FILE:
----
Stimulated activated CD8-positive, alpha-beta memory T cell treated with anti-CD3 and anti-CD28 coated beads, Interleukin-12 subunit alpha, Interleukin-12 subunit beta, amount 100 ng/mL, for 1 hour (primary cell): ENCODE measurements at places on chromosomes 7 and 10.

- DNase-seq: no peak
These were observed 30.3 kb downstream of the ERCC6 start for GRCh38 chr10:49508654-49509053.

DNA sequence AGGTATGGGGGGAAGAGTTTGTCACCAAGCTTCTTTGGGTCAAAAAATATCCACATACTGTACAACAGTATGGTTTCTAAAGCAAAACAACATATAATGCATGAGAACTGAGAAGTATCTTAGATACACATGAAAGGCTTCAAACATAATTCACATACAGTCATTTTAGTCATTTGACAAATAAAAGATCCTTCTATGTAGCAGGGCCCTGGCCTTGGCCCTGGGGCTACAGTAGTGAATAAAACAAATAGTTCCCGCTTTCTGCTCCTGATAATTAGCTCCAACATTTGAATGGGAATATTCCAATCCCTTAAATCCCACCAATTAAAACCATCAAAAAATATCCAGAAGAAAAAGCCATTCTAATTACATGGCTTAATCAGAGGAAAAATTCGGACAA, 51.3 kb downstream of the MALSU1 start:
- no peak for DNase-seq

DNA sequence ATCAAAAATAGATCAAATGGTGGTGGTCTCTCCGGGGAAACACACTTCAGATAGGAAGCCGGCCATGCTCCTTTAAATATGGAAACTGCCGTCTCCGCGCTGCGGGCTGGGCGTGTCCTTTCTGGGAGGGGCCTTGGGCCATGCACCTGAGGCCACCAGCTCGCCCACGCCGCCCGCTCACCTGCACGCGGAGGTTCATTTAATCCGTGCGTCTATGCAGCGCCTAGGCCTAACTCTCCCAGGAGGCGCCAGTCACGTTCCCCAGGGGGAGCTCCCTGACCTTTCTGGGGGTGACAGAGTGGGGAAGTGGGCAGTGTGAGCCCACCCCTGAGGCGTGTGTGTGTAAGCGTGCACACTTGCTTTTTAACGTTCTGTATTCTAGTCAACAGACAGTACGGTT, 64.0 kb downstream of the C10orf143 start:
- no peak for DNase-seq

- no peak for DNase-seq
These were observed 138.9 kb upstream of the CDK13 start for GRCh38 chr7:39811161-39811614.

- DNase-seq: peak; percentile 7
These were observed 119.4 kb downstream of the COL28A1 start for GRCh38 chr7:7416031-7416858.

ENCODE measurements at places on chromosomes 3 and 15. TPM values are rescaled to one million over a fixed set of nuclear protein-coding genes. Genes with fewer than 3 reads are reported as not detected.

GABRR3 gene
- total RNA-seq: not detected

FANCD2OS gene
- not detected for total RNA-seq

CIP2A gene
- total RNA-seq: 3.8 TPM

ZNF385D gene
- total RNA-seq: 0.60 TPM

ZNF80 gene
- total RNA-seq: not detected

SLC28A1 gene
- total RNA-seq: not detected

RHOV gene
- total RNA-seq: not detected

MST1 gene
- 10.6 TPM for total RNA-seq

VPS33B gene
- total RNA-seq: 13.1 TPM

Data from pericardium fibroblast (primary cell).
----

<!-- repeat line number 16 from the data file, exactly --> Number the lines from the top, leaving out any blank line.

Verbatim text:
- not detected for total RNA-seq